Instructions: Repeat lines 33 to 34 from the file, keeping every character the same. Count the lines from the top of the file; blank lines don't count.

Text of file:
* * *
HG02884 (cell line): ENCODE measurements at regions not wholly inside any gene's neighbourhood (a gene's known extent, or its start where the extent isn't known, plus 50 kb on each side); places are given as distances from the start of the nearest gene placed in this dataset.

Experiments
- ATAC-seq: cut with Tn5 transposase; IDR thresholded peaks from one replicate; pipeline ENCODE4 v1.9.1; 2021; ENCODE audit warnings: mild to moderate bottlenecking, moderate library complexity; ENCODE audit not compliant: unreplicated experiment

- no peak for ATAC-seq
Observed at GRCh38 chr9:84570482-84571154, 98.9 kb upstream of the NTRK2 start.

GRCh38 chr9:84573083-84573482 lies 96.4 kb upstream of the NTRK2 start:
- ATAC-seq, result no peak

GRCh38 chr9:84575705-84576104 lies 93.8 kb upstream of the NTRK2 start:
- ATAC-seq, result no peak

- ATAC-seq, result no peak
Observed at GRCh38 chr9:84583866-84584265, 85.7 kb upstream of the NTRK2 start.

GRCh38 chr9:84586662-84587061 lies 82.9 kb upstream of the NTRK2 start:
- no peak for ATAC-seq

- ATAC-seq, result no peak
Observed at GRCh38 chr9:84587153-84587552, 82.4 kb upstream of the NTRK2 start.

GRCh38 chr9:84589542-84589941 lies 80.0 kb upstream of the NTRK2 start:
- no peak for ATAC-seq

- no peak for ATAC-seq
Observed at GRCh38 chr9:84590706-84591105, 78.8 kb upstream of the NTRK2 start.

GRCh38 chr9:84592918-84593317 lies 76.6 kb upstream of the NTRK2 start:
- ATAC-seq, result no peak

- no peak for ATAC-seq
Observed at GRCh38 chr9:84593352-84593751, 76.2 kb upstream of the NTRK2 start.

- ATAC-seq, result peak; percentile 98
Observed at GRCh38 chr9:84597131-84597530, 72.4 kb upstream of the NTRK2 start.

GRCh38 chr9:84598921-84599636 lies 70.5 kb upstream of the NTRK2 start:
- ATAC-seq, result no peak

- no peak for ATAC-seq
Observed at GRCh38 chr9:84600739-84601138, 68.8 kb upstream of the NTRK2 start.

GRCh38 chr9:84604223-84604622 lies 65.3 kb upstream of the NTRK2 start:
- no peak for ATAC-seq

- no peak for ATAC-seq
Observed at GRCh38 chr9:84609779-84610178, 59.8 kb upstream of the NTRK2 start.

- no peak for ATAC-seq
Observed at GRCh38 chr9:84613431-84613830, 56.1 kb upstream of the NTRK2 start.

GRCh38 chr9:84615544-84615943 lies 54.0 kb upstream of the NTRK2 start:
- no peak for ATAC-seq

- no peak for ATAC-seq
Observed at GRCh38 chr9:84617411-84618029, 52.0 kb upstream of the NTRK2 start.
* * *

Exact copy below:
Observed at GRCh38 chr9:84609779-84610178, 59.8 kb upstream of the NTRK2 start.

- no peak for ATAC-seq